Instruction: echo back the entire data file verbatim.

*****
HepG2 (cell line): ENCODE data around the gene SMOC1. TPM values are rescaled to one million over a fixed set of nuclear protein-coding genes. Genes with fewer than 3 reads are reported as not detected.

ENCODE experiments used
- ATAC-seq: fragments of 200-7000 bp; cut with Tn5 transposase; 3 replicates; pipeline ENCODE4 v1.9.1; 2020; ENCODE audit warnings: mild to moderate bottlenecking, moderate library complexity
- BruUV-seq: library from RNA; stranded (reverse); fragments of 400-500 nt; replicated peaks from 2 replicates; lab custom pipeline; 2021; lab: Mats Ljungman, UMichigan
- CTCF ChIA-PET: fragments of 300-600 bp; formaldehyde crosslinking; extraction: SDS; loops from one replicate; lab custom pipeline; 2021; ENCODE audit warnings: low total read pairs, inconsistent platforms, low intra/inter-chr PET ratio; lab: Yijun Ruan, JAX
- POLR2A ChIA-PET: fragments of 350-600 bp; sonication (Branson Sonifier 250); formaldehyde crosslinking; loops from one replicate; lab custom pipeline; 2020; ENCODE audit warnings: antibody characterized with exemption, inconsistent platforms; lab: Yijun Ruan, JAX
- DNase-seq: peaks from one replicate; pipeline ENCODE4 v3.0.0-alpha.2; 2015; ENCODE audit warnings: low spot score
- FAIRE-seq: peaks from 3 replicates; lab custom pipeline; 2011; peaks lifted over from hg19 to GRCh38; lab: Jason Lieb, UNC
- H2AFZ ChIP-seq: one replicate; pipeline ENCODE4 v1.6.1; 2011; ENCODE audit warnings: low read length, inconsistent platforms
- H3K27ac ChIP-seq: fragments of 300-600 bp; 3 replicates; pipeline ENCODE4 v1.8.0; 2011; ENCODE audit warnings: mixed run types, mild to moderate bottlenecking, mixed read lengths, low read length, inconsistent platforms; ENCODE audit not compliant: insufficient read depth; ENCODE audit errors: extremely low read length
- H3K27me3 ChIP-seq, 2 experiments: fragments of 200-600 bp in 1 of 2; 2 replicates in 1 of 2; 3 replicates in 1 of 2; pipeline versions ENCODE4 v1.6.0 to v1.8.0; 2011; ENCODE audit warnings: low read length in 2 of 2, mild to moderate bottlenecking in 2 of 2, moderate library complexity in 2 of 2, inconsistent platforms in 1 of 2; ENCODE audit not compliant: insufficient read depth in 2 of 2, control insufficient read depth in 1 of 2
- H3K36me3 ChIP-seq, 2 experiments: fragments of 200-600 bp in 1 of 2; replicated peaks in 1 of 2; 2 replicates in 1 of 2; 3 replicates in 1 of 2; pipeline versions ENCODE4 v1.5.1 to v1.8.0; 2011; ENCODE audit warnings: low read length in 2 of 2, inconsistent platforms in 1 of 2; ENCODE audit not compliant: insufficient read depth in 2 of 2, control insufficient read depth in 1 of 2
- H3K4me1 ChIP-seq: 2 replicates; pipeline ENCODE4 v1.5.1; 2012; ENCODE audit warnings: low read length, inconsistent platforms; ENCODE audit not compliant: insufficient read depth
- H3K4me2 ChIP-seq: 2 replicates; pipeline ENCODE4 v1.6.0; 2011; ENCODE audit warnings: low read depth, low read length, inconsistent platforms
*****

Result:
HepG2 (cell line): ENCODE data around the gene SMOC1. TPM values are rescaled to one million over a fixed set of nuclear protein-coding genes. Genes with fewer than 3 reads are reported as not detected.

ENCODE experiments used
- ATAC-seq: fragments of 200-7000 bp; cut with Tn5 transposase; 3 replicates; pipeline ENCODE4 v1.9.1; 2020; ENCODE audit warnings: mild to moderate bottlenecking, moderate library complexity
- BruUV-seq: library from RNA; stranded (reverse); fragments of 400-500 nt; replicated peaks from 2 replicates; lab custom pipeline; 2021; lab: Mats Ljungman, UMichigan
- CTCF ChIA-PET: fragments of 300-600 bp; formaldehyde crosslinking; extraction: SDS; loops from one replicate; lab custom pipeline; 2021; ENCODE audit warnings: low total read pairs, inconsistent platforms, low intra/inter-chr PET ratio; lab: Yijun Ruan, JAX
- POLR2A ChIA-PET: fragments of 350-600 bp; sonication (Branson Sonifier 250); formaldehyde crosslinking; loops from one replicate; lab custom pipeline; 2020; ENCODE audit warnings: antibody characterized with exemption, inconsistent platforms; lab: Yijun Ruan, JAX
- DNase-seq: peaks from one replicate; pipeline ENCODE4 v3.0.0-alpha.2; 2015; ENCODE audit warnings: low spot score
- FAIRE-seq: peaks from 3 replicates; lab custom pipeline; 2011; peaks lifted over from hg19 to GRCh38; lab: Jason Lieb, UNC
- H2AFZ ChIP-seq: one replicate; pipeline ENCODE4 v1.6.1; 2011; ENCODE audit warnings: low read length, inconsistent platforms
- H3K27ac ChIP-seq: fragments of 300-600 bp; 3 replicates; pipeline ENCODE4 v1.8.0; 2011; ENCODE audit warnings: mixed run types, mild to moderate bottlenecking, mixed read lengths, low read length, inconsistent platforms; ENCODE audit not compliant: insufficient read depth; ENCODE audit errors: extremely low read length
- H3K27me3 ChIP-seq, 2 experiments: fragments of 200-600 bp in 1 of 2; 2 replicates in 1 of 2; 3 replicates in 1 of 2; pipeline versions ENCODE4 v1.6.0 to v1.8.0; 2011; ENCODE audit warnings: low read length in 2 of 2, mild to moderate bottlenecking in 2 of 2, moderate library complexity in 2 of 2, inconsistent platforms in 1 of 2; ENCODE audit not compliant: insufficient read depth in 2 of 2, control insufficient read depth in 1 of 2
- H3K36me3 ChIP-seq, 2 experiments: fragments of 200-600 bp in 1 of 2; replicated peaks in 1 of 2; 2 replicates in 1 of 2; 3 replicates in 1 of 2; pipeline versions ENCODE4 v1.5.1 to v1.8.0; 2011; ENCODE audit warnings: low read length in 2 of 2, inconsistent platforms in 1 of 2; ENCODE audit not compliant: insufficient read depth in 2 of 2, control insufficient read depth in 1 of 2
- H3K4me1 ChIP-seq: 2 replicates; pipeline ENCODE4 v1.5.1; 2012; ENCODE audit warnings: low read length, inconsistent platforms; ENCODE audit not compliant: insufficient read depth
- H3K4me2 ChIP-seq: 2 replicates; pipeline ENCODE4 v1.6.0; 2011; ENCODE audit warnings: low read depth, low read length, inconsistent platforms